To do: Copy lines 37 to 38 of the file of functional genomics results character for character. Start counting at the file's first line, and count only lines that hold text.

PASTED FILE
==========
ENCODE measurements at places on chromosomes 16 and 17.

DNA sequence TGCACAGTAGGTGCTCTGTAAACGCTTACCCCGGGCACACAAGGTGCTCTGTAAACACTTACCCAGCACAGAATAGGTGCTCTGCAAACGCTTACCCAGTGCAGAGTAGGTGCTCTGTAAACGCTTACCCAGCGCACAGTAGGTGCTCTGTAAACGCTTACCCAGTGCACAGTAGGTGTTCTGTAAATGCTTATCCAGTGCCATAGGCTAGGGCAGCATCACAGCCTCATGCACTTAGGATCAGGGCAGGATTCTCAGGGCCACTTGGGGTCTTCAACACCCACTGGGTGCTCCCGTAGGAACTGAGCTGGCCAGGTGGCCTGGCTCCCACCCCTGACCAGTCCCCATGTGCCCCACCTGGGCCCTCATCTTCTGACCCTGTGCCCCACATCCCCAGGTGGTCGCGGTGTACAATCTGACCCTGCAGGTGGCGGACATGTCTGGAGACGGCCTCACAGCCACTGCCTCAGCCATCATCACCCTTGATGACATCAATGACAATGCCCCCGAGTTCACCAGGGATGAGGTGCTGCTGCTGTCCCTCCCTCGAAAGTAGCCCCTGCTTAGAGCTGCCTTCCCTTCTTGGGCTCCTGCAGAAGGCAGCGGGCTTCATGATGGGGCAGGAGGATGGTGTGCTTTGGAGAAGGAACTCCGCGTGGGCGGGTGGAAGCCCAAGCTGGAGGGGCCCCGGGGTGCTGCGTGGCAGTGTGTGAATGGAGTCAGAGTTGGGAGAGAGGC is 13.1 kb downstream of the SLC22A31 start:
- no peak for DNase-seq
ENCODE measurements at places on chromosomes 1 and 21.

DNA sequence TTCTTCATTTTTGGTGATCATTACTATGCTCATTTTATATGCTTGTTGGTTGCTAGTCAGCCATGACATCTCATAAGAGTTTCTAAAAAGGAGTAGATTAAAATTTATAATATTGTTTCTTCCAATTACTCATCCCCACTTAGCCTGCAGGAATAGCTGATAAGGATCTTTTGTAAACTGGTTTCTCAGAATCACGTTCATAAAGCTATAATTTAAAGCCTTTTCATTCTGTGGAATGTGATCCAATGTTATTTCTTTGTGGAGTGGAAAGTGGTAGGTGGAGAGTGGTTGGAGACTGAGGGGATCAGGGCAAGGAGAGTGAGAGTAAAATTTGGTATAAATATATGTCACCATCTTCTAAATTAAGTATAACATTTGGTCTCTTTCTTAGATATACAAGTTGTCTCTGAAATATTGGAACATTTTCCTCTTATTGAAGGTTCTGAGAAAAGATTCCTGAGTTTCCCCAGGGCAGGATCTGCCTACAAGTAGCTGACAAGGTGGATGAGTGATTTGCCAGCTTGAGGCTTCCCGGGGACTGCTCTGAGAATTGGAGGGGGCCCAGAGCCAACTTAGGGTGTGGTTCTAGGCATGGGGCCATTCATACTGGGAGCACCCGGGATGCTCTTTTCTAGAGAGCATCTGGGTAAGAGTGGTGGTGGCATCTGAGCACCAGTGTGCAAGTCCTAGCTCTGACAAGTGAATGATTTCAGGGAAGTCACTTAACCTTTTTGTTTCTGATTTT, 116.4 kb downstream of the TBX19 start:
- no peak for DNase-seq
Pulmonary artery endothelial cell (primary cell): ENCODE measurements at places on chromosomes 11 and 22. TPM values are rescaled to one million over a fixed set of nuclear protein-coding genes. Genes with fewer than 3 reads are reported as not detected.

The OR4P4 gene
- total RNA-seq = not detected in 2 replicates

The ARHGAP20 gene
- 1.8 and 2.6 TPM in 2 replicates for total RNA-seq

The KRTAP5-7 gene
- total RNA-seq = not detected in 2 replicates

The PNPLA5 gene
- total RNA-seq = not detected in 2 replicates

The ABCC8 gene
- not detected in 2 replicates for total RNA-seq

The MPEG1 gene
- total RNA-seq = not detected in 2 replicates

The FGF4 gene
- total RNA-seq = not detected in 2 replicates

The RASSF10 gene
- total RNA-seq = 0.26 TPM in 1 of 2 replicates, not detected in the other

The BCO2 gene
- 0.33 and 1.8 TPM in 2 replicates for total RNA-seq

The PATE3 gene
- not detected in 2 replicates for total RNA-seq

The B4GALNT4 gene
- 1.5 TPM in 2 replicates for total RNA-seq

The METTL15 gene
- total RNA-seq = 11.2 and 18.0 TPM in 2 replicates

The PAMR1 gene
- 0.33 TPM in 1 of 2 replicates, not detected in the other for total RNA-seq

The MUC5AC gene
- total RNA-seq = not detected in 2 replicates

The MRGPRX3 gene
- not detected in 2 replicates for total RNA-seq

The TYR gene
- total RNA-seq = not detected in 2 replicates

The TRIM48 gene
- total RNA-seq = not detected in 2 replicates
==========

- not detected in 2 replicates for total RNA-seq

The TYR gene